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On Macros, Eval and Generated Code in Lisp.





; Unlike Common Lisp or Scheme macros, Newlisp macros do not expand
; during compile time; instead, these are evaluated during runtime,
; similarly like functions.
;
; That kind of macros - under the name of fexprs - existed in older
; dialects of Lisp. Probably the most influential work on fexprs
; is Kent Pitman's "Special Forms in Lisp" presented at 1980s'
; Lisp Conference. Pitman described few reasons pro and contra
; fexprs and macros and advised omission of fexprs from the future
; Lisp dialects. Regarding runtime efficiency, Pitman argues that


;       "In the compiler, MACRO's are used to transform source code into
;       compilable code which contains no MACRO forms. Hence, a MACRO
;       definition can in some sense afford to use more time in its
;       transformation than any other type of operator can afford to
;       do in similar case analysis at runtime. This is because a macro
;       form will be expanded exactly once (at compile time) while any
;       other type of operator may be called repeatedly at runtime and
;       will have to make decisions anew each time it is called."
;

; However, it is not discussed what happens if the same code has
; to be evaluated only once or few times, especially if code is
; generated during runtime. In that case macroexpansion itself
; might require significant, theoretically unlimited time.
;
;
; I'll demonstrate it by comparing evaluation times of one Lisp
; expression in recent implementation of Newlisp and six versions
; of the CL: Allegro, Clozure, Corman, LispWorks, GNU CL and GNU
; Clisp. The code is
;
 
 (dotimes (i 177000)
        (eval '(at-least 6 t     ;;For Newlisp use true, not t
                           nil
                           nil
                           nil
                           nil
                           nil
                           t
                           nil
                           nil
                           nil
                           nil
                           nil
                           t
                           nil
                           nil
                           nil
                           nil
                           nil
                           t
                           nil
                           nil
                           nil
                           nil
                           nil)))
                           
; Where at-least is macro, generalized version of the operator
; OR. For example (at-least 2 (= x 3) (> 7 2) (= 6 6)) is true
; if and only if, well, at least two of these expressions are true.

; The purpose of the loop (dotimes(i 177000) is only to allow me
; to measure the time of the evaluation of the expression inside.
; Otherwise, running time would be too short. Nothing else.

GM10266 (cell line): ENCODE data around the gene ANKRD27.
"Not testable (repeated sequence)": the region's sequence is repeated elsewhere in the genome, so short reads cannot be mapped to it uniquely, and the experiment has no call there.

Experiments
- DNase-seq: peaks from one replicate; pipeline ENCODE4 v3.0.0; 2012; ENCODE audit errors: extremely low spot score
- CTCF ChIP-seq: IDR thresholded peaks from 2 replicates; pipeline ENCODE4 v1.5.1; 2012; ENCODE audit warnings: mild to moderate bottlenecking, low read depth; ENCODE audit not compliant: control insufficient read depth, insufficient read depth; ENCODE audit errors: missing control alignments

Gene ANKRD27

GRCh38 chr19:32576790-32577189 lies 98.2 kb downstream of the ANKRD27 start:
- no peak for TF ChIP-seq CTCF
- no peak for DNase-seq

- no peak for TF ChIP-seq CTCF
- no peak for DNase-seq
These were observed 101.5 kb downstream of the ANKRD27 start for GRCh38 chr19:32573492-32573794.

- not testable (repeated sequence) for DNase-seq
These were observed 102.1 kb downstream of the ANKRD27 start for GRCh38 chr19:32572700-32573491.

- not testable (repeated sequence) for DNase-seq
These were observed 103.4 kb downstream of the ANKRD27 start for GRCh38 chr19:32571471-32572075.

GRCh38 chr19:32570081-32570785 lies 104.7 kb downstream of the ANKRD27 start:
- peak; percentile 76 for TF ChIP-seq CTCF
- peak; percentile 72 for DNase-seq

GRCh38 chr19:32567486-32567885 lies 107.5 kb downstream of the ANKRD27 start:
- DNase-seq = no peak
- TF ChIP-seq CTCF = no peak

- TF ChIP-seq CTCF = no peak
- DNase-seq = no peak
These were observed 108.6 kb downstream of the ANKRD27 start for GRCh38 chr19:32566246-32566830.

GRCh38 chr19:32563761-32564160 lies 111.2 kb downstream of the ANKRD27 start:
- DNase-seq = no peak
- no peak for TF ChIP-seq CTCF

; So, no, main expression, compilation or macroexpansion
; cannot be factored out of loop.

; Strange number 177000 was my rough estimation of realistic evaluation.
; time. The form (eval '(....)) is used because I want to replicate
; the situation in which code is generated during runtime.
;
; I use only t and nil to minimize influence of other operations
; on test. But, the macros I'll use are defined for general case,
; discussed in the previous post Challenged by Common Lispers:
;



;;Newlisp - author Kazimir Majorinc
(define-macro (at-least at-least_n)
      (let ((at-least_en (eval at-least_n)))
           (doargs(at-least_i (zero? at-least_en))
                  (when (eval at-least_i)
                        (dec at-least_en)))
           (zero? at-least_en)))


;;Common Lisp - author Raffael Cavallaro
(defmacro at-least (n &rest es &aux (nsym (gensym)) (carsym (gensym)))
 (if (null es) nil
   `(let ((,nsym ,n))
      (if (zerop ,nsym) t
        (let ((,carsym ,(car es)))
          (if (= ,nsym 1) (or ,carsym ,@`,(cdr es))
            (at-least (if ,carsym (1- ,nsym) ,nsym) ,@`,(cdr es))))))))




;; Common Lisp - author Rainer Joswig [doesn't work for n=0]
(defmacro at-least (n &rest es &aux (c (gensym)))
  `(let ((,c 0))
      (or ,@(loop for e in es collect `(and ,e (= (incf ,c) ,n))))))



                
                      #################
                      #  THE RESULTS  #
                      #################
                        
                       

                     |  Majorinc  |  Cavallaro  |  Joswig   
     =======================================================
     Newlisp 10.0.3  |    1.115   |       X     |     X     
     -------------------------------------------------------
     Gnu Clisp 2.43  |     X      |     81.323  |   27.533  
     -------------------------------------------------------
     Gnu CL 2.6.1    |     X      |     77.033  |   29.617  
     -------------------------------------------------------
     ABCL 0.18       |     X      |    135.862  |   38.301  
     -------------------------------------------------------
     Lispworks 5.1   |     X      |    156.018  |   48.374  
     -------------------------------------------------------
     Allegro 8.1     |     X      |   1296.929  |  382.676